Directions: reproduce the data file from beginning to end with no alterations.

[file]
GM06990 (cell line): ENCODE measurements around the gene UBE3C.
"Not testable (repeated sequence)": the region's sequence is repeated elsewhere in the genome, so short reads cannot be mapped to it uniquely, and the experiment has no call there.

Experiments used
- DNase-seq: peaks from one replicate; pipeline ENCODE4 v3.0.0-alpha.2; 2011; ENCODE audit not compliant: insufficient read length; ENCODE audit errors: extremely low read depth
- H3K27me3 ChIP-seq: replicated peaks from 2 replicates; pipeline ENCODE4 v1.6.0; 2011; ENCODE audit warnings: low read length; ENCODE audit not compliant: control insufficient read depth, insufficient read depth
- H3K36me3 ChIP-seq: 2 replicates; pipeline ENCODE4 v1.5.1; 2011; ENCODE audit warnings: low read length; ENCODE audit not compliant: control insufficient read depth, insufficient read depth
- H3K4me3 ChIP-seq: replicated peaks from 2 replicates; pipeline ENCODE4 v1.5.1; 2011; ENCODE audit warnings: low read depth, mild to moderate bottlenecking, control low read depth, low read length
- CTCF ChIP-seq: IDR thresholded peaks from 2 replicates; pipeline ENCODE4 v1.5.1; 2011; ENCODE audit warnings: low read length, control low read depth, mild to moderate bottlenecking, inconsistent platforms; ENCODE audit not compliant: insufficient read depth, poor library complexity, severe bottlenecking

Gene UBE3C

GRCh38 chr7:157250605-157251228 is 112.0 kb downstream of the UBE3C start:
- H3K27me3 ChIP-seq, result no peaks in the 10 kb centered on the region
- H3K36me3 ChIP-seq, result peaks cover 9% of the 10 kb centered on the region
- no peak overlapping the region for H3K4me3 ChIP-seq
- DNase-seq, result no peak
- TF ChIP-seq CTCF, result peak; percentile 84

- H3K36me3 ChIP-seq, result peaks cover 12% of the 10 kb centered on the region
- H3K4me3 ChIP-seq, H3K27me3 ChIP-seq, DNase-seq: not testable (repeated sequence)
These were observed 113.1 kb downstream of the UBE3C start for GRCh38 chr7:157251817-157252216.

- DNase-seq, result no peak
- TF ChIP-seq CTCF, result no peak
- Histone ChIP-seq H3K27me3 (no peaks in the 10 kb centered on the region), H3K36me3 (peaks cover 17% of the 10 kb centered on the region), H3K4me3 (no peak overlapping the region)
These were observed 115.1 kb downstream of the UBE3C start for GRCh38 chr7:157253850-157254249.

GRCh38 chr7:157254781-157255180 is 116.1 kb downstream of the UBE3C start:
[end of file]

GM06990 (cell line): ENCODE measurements around the gene UBE3C.
"Not testable (repeated sequence)": the region's sequence is repeated elsewhere in the genome, so short reads cannot be mapped to it uniquely, and the experiment has no call there.

Experiments used
- DNase-seq: peaks from one replicate; pipeline ENCODE4 v3.0.0-alpha.2; 2011; ENCODE audit not compliant: insufficient read length; ENCODE audit errors: extremely low read depth
- H3K27me3 ChIP-seq: replicated peaks from 2 replicates; pipeline ENCODE4 v1.6.0; 2011; ENCODE audit warnings: low read length; ENCODE audit not compliant: control insufficient read depth, insufficient read depth
- H3K36me3 ChIP-seq: 2 replicates; pipeline ENCODE4 v1.5.1; 2011; ENCODE audit warnings: low read length; ENCODE audit not compliant: control insufficient read depth, insufficient read depth
- H3K4me3 ChIP-seq: replicated peaks from 2 replicates; pipeline ENCODE4 v1.5.1; 2011; ENCODE audit warnings: low read depth, mild to moderate bottlenecking, control low read depth, low read length
- CTCF ChIP-seq: IDR thresholded peaks from 2 replicates; pipeline ENCODE4 v1.5.1; 2011; ENCODE audit warnings: low read length, control low read depth, mild to moderate bottlenecking, inconsistent platforms; ENCODE audit not compliant: insufficient read depth, poor library complexity, severe bottlenecking

Gene UBE3C

GRCh38 chr7:157250605-157251228 is 112.0 kb downstream of the UBE3C start:
- H3K27me3 ChIP-seq, result no peaks in the 10 kb centered on the region
- H3K36me3 ChIP-seq, result peaks cover 9% of the 10 kb centered on the region
- no peak overlapping the region for H3K4me3 ChIP-seq
- DNase-seq, result no peak
- TF ChIP-seq CTCF, result peak; percentile 84

- H3K36me3 ChIP-seq, result peaks cover 12% of the 10 kb centered on the region
- H3K4me3 ChIP-seq, H3K27me3 ChIP-seq, DNase-seq: not testable (repeated sequence)
These were observed 113.1 kb downstream of the UBE3C start for GRCh38 chr7:157251817-157252216.

- DNase-seq, result no peak
- TF ChIP-seq CTCF, result no peak
- Histone ChIP-seq H3K27me3 (no peaks in the 10 kb centered on the region), H3K36me3 (peaks cover 17% of the 10 kb centered on the region), H3K4me3 (no peak overlapping the region)
These were observed 115.1 kb downstream of the UBE3C start for GRCh38 chr7:157253850-157254249.

GRCh38 chr7:157254781-157255180 is 116.1 kb downstream of the UBE3C start: